of use to find out if initiation ages are comparable between the
USA and the Netherlands, and we wanted to look into the combined
use of tobacco and cannabis. However both plans never materialised
because of lack of funding. Still cross national comparative research
is probably the most important innovation for drug use research
for the next decade.
CEDRO also did not realize funding for its plans to compare the
cannabis distribution and growing situations of Amsterdam and the
frontier town Venlo ( near Germany). This means that the CEDRO
research structure will cease to exist, although its widely used
website will continue to be open to the public. Peter Cohen will
stay another few years to maintain the website and collaborate
with collegues in different Universities to develop behaviorist
theory around the concept of 'addiction'.
The criminalization of drug use and its consequently
assumed perception by society as 'major deviance', are important
determinants in the way drug use occurs. The use of illegal drugs
is 'regulated' almost entirely via criminal law mechanisms. The
interpretation of it, is virtually left up to psychiatry alone.
CEDRO has always had a distinct socio-scientific orientation and
regarded drug use as natural human behaviour, primarily shaped
by contextual and social variables. This is an important difference
to the more common interpretation with a preponderantly criminal
or medical orientation. Criminalization and the depiction of drug
use as pathological behaviour have led to serious shortcomings
in the attainment of knowledge in this field, (notably theory).
These shortcomings stand in the way of rational policy-making.
Amsterdam as experimental garden
As far as drug use and drug policy are concerned,
the Netherlands, and Amsterdam in particular, hold a leading position
in the world. Since drug policy is less repressive, drug use manifests
itself more openly than elsewhere. Therefore, more than in other
cities or countries, possibilities for conducting relevant, new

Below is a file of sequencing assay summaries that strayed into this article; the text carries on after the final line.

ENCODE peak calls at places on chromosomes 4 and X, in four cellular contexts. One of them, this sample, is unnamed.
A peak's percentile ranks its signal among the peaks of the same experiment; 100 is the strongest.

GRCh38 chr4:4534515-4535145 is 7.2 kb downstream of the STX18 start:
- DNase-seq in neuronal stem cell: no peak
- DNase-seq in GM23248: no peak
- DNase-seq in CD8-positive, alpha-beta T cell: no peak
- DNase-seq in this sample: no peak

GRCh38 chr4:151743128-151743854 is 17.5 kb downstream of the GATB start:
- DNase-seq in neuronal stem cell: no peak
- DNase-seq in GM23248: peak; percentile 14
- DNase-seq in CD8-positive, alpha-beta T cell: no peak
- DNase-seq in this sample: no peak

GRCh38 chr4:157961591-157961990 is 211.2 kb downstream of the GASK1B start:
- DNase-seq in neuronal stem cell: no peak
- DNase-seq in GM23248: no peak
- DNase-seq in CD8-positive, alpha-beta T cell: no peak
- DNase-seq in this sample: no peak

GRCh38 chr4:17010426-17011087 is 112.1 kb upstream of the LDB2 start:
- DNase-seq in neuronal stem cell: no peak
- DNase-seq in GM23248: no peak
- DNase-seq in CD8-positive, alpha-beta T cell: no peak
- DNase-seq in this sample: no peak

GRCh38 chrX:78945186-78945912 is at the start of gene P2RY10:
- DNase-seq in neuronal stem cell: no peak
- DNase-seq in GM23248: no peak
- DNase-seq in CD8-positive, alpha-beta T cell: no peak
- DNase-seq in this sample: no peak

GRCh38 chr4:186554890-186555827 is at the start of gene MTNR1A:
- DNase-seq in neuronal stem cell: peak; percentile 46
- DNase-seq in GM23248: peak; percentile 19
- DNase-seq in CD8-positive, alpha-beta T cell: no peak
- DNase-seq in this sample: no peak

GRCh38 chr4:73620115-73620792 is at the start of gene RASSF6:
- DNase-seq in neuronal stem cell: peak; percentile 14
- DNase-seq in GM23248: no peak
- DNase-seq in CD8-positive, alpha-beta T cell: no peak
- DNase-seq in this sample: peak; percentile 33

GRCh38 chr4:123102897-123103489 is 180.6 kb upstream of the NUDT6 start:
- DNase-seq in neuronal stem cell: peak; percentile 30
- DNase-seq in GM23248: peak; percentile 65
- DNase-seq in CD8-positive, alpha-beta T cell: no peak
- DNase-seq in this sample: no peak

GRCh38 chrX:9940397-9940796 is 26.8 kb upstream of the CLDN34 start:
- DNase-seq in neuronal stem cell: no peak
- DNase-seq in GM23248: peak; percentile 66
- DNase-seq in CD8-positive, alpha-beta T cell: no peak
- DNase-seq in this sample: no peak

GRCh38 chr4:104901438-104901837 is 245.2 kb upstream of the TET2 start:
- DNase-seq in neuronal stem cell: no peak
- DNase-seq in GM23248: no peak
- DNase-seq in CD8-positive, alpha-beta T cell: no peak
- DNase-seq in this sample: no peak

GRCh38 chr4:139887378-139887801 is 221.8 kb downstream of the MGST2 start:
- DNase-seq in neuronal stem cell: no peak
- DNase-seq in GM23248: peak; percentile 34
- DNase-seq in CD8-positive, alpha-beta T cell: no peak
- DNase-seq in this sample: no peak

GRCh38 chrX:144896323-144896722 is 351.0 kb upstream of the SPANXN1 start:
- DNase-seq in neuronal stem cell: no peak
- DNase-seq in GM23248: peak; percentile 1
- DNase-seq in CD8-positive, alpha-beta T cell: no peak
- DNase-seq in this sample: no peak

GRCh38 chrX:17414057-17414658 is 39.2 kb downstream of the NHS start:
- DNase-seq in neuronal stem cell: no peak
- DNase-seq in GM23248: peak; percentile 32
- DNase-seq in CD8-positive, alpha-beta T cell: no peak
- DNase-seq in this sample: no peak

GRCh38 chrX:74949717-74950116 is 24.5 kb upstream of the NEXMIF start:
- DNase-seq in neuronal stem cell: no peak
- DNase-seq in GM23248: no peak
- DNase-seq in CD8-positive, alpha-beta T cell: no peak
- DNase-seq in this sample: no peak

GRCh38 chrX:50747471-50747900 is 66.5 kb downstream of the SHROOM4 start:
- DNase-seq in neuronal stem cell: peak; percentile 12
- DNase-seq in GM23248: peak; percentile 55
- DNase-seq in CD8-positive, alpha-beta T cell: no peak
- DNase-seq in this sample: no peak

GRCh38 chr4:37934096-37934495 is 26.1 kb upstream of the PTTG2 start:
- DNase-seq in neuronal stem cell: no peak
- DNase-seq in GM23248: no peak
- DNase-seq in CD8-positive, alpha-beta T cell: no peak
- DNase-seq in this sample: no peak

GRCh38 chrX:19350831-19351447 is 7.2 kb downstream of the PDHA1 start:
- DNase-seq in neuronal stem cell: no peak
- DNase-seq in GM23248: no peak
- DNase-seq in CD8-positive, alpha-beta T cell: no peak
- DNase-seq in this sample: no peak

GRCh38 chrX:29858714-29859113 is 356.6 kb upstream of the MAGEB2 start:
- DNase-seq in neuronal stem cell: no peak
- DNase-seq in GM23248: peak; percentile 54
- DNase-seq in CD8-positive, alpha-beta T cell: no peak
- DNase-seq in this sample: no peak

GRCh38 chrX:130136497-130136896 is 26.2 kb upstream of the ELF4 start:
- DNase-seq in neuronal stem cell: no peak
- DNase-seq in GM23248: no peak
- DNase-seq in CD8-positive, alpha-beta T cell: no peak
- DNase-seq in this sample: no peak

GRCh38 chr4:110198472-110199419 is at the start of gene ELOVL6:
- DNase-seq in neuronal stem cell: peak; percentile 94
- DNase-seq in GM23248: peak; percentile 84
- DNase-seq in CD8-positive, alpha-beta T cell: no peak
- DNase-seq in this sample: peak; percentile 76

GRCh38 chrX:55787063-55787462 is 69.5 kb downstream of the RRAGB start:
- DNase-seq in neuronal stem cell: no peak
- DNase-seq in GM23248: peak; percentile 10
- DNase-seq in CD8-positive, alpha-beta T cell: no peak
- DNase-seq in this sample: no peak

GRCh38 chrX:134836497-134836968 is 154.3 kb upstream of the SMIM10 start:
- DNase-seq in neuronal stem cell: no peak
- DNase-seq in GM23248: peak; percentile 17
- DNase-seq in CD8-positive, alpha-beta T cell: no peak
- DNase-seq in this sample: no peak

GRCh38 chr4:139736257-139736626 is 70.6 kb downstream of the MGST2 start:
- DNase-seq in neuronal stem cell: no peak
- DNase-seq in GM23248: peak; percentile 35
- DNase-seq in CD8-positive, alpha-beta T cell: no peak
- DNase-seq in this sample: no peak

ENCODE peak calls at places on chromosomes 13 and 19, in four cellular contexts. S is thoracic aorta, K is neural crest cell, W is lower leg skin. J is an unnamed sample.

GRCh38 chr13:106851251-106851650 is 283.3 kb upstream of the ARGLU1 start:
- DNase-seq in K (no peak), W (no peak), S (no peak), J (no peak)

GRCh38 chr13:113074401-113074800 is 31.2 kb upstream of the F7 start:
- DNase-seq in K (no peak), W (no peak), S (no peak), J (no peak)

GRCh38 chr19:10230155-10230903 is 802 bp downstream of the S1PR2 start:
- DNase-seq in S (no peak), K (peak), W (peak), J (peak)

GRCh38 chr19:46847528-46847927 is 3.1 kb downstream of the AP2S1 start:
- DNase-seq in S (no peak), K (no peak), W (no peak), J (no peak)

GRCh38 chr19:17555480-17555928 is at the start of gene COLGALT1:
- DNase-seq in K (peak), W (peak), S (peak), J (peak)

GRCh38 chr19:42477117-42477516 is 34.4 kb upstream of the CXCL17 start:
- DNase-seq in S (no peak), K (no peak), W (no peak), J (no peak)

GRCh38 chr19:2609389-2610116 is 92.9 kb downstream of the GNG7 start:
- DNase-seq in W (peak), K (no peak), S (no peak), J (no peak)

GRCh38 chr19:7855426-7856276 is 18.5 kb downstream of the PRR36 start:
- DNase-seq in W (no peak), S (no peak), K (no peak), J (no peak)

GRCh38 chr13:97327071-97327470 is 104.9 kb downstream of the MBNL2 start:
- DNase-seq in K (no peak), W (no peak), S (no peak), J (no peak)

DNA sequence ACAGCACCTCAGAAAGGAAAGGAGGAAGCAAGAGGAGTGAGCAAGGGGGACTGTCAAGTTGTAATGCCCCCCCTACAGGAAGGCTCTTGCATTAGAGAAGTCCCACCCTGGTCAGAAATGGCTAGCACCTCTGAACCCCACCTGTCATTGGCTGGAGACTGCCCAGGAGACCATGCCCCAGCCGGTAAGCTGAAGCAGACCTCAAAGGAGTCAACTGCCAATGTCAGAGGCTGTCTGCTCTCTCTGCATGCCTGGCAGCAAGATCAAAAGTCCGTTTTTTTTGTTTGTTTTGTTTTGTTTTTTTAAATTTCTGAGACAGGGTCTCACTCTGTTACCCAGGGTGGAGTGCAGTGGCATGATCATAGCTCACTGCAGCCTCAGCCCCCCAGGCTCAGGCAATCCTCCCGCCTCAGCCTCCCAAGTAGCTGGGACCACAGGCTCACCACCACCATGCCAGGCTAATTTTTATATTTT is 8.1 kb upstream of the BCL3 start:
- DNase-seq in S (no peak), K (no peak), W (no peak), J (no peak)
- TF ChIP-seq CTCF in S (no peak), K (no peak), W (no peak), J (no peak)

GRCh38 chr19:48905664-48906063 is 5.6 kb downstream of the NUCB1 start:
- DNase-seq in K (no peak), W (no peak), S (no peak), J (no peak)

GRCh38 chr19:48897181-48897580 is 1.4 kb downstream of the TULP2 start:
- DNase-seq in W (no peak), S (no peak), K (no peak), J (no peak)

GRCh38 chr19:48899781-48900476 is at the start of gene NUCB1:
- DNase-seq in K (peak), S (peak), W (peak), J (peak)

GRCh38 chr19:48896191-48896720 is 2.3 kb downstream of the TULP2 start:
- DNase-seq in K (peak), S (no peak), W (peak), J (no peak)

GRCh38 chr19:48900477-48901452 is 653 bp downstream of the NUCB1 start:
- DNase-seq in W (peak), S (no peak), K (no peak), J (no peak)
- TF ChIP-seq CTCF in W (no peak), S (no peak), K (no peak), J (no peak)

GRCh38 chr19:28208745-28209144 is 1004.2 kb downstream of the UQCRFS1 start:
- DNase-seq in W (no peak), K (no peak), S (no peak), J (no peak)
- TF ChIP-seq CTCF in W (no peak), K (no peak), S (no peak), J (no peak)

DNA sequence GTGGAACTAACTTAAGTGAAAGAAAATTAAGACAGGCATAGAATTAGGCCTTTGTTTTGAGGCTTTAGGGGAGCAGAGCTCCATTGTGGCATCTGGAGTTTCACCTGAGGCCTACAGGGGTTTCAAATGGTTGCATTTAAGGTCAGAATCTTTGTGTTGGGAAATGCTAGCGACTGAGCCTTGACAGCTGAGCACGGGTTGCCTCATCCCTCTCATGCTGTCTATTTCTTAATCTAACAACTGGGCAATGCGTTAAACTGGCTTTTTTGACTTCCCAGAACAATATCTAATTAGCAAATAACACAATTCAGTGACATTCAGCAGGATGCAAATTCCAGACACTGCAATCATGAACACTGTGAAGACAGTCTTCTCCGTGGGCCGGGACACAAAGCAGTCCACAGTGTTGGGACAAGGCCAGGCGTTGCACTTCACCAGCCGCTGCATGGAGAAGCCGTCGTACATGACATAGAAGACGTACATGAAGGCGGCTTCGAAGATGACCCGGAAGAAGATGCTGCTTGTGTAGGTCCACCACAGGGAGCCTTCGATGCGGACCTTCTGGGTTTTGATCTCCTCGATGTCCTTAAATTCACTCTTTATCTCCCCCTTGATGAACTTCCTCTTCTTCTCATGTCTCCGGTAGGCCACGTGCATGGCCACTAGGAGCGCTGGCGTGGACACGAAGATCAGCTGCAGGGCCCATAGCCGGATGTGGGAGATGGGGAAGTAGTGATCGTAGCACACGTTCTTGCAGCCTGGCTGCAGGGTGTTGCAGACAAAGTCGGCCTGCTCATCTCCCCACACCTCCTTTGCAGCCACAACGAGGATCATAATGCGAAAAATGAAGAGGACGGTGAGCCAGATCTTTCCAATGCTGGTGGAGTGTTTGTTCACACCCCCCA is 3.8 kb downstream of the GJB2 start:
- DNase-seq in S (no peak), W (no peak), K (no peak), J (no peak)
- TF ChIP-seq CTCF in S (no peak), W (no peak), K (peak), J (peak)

empirical research in Amsterdam, exist.
Because views on drug use are so strongly dominated by tight,
almost dogmatic presuppositions, the need for systematic empirical
research on drug use outside of the classic prison-hospital context,
has hardly arisen in the past. With the slow realisation that the
majority of drug use takes place outside of this context, the relatively
easy access to Amsterdam's drug users provides an important advantage
in setting up new research.
The Centre for Drug Research had the following goals:
- Conducting socio-scientific research in the fields of drug
use, drug policy and drug distribution, on high methodological
and theoretical level.
- Developing expertise, theories and research techniques for
the diverse facets of the drug problem in a way, which will lead
to a more scientific understanding of the entire drug research
- Dissemination of knowledge on the complexity of the drug problem
through publications, readings, (guest-)lectures and consulting
among social scientists, lawyers, and policy-makers.
- Contributing in the promotion of international exchange of
research findings and international co-operation in drug research,
via existing international network contacts.
The CEDRO Internet Site
An important task of CEDRO consists in providing
interested parties with research findings. In view of the international
attention attracted by the drug situation in the Netherlands and
the international character of some of the studies, CEDRO has decided
to display a large portion of its research findings on the Internet.
In the autumn of 1995, CEDRO opened its own site on the Internet.
The website has since evolved into the second largest drug research
site in Europe. Though the Internet offers a large amount of drug-related
information, there is a great demand for scientific and systematically
arranged information. Every day, 700 to 800 people visit the site.
On average, per month 41,000 documents are retrieved from the CEDRO
website. The most important sections of the website are the on-line
library and the statistics section.
The extensive on-line library contains most of the journal articles,
papers, and research reports written by the CEDRO staff. Most of
the documents are in English, some of them are in Dutch, but in
many cases CEDRO has chosen to provide German, Italian, French
and Russian translations for our European audience. In fact, CEDRO
was the first organisation in The Netherlands that published Russian
texts on the internet using the Cyrillic alphabet. In many cases,
large documents are also offered in Adobe's PDF format for off-line
printing and reading.
CEDRO uses the internet site and its connected electronic mailing
list as tool for achieving the largest possible dissemination of
research findings. The URL of the website is: http://www.cedro-uva.org/
In fall 2003 it was decided that CEDRO would terminate its costly
research activities because of increasing problems of acquiring
funding for the problems it considered relevant. The website and
some literature study will be continued.
With sufficient funding, secundary analysis will be done on all
available population survey data by Manja Abraham. She will publish
these outcomes with the purpose of obtaining a PhD.